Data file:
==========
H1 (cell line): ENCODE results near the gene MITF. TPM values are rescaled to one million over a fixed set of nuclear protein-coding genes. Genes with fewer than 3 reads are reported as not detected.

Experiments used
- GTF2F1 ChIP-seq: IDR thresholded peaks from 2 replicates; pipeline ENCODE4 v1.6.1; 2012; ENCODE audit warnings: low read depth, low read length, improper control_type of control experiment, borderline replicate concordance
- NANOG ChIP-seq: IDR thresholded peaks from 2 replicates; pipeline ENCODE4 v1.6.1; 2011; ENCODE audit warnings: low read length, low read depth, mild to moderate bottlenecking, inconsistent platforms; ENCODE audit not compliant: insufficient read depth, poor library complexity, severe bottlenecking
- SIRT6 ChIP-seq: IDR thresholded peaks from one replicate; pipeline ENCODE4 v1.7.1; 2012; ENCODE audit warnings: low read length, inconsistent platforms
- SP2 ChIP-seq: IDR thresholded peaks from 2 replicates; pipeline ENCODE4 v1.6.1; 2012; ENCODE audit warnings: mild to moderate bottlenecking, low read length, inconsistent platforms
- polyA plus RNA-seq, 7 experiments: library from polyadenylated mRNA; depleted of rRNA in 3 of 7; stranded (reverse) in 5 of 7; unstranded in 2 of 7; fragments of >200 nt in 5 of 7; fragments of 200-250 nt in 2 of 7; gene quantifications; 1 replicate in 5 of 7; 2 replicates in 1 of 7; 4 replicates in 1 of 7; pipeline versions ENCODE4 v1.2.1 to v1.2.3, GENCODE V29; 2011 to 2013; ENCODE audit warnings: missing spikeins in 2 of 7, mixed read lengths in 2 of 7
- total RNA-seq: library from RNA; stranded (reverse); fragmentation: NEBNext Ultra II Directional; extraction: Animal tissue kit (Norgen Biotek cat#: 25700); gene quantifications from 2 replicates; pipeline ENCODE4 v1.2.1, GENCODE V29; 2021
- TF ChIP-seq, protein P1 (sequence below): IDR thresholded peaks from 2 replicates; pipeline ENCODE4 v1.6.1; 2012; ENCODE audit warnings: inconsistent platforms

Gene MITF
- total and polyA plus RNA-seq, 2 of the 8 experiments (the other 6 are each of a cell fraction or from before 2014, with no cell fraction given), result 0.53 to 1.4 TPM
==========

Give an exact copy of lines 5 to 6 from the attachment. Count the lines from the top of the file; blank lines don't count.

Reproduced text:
- SIRT6 ChIP-seq: IDR thresholded peaks from one replicate; pipeline ENCODE4 v1.7.1; 2012; ENCODE audit warnings: low read length, inconsistent platforms
- SP2 ChIP-seq: IDR thresholded peaks from 2 replicates; pipeline ENCODE4 v1.6.1; 2012; ENCODE audit warnings: mild to moderate bottlenecking, low read length, inconsistent platforms